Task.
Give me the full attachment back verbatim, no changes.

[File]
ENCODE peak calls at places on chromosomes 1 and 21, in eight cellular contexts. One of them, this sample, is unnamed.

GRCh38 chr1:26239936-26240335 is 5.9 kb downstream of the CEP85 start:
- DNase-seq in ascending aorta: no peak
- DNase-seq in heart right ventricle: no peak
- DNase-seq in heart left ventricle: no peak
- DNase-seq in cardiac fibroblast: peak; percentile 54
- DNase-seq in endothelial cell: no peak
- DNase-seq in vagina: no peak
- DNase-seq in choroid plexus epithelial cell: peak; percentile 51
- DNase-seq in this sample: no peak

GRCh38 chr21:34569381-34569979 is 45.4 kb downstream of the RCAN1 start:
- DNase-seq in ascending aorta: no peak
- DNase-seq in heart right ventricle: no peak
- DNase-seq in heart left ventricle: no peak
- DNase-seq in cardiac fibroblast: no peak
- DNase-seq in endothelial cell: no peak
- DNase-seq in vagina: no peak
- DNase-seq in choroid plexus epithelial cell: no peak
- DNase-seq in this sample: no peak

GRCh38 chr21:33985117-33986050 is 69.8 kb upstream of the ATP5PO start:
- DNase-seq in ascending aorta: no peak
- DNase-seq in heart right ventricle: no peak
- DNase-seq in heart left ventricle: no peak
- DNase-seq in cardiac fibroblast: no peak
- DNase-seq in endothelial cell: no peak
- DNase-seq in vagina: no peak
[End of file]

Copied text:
ENCODE peak calls at places on chromosomes 1 and 21, in eight cellular contexts. One of them, this sample, is unnamed.

GRCh38 chr1:26239936-26240335 is 5.9 kb downstream of the CEP85 start:
- DNase-seq in ascending aorta: no peak
- DNase-seq in heart right ventricle: no peak
- DNase-seq in heart left ventricle: no peak
- DNase-seq in cardiac fibroblast: peak; percentile 54
- DNase-seq in endothelial cell: no peak
- DNase-seq in vagina: no peak
- DNase-seq in choroid plexus epithelial cell: peak; percentile 51
- DNase-seq in this sample: no peak

GRCh38 chr21:34569381-34569979 is 45.4 kb downstream of the RCAN1 start:
- DNase-seq in ascending aorta: no peak
- DNase-seq in heart right ventricle: no peak
- DNase-seq in heart left ventricle: no peak
- DNase-seq in cardiac fibroblast: no peak
- DNase-seq in endothelial cell: no peak
- DNase-seq in vagina: no peak
- DNase-seq in choroid plexus epithelial cell: no peak
- DNase-seq in this sample: no peak

GRCh38 chr21:33985117-33986050 is 69.8 kb upstream of the ATP5PO start:
- DNase-seq in ascending aorta: no peak
- DNase-seq in heart right ventricle: no peak
- DNase-seq in heart left ventricle: no peak
- DNase-seq in cardiac fibroblast: no peak
- DNase-seq in endothelial cell: no peak
- DNase-seq in vagina: no peak